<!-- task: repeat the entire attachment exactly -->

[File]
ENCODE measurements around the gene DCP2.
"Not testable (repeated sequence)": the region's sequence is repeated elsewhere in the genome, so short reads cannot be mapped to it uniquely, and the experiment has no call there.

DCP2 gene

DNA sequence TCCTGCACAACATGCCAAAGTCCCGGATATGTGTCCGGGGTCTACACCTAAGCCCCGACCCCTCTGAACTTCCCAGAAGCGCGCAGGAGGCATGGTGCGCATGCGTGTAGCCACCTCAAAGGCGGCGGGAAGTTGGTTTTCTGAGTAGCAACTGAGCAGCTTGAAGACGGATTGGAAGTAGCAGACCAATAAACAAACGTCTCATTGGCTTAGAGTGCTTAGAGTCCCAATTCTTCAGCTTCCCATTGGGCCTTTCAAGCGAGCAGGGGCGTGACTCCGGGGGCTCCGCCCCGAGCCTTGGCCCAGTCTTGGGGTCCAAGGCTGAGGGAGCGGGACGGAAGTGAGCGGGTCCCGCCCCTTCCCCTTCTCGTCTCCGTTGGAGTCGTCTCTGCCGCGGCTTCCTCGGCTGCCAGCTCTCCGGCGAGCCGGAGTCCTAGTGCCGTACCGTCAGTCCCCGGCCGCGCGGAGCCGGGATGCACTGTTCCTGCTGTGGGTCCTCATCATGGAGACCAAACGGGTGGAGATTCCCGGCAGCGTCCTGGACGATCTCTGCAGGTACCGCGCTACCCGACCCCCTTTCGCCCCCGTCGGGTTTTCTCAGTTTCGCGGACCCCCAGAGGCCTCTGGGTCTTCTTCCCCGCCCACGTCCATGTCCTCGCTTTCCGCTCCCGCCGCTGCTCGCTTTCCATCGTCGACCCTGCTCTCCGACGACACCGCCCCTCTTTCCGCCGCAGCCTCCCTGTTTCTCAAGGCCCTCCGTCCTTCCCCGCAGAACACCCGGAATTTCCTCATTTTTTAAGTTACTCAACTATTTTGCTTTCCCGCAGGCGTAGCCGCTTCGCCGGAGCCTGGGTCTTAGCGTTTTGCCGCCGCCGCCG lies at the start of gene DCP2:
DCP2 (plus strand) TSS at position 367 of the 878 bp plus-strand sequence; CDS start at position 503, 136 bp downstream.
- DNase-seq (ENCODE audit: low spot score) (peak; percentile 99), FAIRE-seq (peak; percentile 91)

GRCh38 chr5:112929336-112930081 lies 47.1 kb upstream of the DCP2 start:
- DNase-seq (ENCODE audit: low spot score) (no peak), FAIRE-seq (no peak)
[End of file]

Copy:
ENCODE measurements around the gene DCP2.
"Not testable (repeated sequence)": the region's sequence is repeated elsewhere in the genome, so short reads cannot be mapped to it uniquely, and the experiment has no call there.

DCP2 gene

DNA sequence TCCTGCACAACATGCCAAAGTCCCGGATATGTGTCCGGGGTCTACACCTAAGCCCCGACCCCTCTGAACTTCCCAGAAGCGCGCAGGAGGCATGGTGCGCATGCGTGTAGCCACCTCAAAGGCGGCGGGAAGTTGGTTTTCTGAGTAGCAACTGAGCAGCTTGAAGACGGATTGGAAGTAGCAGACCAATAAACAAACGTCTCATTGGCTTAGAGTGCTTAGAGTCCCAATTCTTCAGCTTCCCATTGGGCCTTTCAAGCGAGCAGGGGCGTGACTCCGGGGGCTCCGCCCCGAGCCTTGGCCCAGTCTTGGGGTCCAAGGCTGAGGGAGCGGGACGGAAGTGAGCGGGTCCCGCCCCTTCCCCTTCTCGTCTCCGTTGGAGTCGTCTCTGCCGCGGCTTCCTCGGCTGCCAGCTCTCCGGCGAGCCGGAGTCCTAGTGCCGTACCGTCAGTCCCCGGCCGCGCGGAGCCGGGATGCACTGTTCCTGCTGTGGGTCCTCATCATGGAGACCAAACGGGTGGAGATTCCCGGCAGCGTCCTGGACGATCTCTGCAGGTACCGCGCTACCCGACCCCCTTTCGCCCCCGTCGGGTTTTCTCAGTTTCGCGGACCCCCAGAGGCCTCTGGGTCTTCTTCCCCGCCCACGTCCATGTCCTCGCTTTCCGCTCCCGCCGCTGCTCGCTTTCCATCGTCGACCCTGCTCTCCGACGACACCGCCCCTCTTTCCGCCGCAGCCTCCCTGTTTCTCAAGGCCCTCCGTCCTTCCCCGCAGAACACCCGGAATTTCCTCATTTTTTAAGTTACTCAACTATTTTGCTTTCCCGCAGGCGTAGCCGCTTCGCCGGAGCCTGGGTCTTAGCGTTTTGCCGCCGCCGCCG lies at the start of gene DCP2:
DCP2 (plus strand) TSS at position 367 of the 878 bp plus-strand sequence; CDS start at position 503, 136 bp downstream.
- DNase-seq (ENCODE audit: low spot score) (peak; percentile 99), FAIRE-seq (peak; percentile 91)

GRCh38 chr5:112929336-112930081 lies 47.1 kb upstream of the DCP2 start:
- DNase-seq (ENCODE audit: low spot score) (no peak), FAIRE-seq (no peak)